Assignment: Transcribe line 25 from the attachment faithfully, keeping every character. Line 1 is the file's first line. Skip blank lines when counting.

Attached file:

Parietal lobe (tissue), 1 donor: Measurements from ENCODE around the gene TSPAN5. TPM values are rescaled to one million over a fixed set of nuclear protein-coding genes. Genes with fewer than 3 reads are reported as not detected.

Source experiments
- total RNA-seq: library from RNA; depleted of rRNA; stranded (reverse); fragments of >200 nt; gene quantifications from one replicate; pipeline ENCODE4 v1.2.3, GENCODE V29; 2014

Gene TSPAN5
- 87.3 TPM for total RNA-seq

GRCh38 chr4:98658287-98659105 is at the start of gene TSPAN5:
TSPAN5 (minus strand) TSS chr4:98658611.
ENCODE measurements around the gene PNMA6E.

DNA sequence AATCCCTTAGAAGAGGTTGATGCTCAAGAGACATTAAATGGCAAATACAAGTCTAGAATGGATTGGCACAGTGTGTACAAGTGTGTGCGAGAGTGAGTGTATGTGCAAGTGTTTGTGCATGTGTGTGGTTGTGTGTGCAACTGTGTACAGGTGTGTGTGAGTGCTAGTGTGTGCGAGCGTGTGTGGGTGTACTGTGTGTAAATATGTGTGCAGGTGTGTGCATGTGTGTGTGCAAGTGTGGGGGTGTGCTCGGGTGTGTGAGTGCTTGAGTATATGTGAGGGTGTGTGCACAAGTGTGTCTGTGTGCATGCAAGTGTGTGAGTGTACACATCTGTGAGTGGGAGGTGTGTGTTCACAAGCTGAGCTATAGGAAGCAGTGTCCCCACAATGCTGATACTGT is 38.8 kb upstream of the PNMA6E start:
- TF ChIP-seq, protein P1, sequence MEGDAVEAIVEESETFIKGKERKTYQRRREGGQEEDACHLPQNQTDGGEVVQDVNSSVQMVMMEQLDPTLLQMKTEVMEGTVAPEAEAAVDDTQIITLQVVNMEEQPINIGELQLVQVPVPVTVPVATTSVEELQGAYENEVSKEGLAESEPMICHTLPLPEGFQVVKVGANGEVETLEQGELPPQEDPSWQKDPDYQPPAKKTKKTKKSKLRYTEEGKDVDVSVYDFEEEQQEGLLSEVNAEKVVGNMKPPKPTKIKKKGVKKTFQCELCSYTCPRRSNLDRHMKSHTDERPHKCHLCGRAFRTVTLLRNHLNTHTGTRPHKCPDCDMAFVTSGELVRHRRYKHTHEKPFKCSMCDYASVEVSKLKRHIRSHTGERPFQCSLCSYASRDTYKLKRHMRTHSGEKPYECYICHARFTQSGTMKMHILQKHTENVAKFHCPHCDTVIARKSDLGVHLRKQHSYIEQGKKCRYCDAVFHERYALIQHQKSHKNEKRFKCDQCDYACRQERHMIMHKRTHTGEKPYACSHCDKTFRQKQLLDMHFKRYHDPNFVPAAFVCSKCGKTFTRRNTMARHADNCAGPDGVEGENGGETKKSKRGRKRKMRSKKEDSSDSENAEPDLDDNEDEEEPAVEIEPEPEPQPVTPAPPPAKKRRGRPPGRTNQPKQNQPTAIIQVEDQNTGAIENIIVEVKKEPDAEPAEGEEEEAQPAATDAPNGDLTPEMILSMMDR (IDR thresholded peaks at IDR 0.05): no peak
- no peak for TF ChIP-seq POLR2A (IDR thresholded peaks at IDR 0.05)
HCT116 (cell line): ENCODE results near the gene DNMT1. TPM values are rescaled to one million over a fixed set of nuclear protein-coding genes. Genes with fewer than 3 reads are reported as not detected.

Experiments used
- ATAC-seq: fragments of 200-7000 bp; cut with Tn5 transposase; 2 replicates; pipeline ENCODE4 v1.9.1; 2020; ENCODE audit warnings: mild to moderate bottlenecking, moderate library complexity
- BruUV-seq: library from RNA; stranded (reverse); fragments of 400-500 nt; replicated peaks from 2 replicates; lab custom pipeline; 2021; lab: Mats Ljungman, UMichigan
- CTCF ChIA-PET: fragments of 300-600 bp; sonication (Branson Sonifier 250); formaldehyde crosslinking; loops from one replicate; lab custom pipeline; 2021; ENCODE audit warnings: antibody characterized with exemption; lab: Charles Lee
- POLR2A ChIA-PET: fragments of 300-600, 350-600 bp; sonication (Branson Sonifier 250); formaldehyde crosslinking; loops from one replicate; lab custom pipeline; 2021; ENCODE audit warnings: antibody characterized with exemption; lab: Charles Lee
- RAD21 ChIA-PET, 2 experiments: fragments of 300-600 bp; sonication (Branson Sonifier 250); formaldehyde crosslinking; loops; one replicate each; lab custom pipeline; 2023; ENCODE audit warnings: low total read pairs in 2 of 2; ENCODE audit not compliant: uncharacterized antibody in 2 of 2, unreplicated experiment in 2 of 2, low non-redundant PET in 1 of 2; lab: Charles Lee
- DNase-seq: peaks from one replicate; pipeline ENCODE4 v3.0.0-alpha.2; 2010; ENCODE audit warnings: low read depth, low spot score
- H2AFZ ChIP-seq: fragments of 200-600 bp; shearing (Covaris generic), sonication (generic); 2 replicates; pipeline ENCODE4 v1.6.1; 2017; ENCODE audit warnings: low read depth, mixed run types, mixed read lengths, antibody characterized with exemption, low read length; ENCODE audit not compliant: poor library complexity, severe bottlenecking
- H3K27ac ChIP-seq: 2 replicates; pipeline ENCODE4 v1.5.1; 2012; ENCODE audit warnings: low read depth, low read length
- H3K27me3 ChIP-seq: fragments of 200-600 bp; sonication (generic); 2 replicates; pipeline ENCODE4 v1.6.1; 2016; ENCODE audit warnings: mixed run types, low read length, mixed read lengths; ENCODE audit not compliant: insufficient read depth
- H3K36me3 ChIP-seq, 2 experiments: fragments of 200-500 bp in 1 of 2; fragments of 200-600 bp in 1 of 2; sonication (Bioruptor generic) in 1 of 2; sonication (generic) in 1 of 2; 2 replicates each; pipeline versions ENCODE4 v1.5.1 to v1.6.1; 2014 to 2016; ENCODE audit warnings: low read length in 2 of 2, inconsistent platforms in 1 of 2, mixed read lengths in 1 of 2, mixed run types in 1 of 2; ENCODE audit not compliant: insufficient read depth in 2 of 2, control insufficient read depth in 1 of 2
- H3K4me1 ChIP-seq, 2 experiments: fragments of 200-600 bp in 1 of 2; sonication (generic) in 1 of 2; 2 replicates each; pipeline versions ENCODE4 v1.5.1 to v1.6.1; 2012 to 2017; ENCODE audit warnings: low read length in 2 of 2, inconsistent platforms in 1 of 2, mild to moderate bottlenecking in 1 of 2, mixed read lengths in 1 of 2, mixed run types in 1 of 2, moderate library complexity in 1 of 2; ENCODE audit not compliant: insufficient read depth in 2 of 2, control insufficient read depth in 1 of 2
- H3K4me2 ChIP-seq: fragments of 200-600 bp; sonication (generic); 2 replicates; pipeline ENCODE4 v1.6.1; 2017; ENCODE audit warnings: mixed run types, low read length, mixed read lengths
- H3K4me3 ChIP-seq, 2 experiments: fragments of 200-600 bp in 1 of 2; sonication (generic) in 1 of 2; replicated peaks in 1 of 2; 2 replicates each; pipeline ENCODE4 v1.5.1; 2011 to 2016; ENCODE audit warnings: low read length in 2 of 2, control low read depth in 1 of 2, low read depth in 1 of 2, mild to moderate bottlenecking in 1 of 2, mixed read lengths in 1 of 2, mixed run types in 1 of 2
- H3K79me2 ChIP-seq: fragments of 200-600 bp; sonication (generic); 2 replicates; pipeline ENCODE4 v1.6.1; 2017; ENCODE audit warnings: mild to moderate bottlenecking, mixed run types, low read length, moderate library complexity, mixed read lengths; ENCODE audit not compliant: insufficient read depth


- H3K4me2 ChIP-seq: fragments of 200-600 bp; sonication (generic); 2 replicates; pipeline ENCODE4 v1.6.1; 2017; ENCODE audit warnings: mixed run types, low read length, mixed read lengths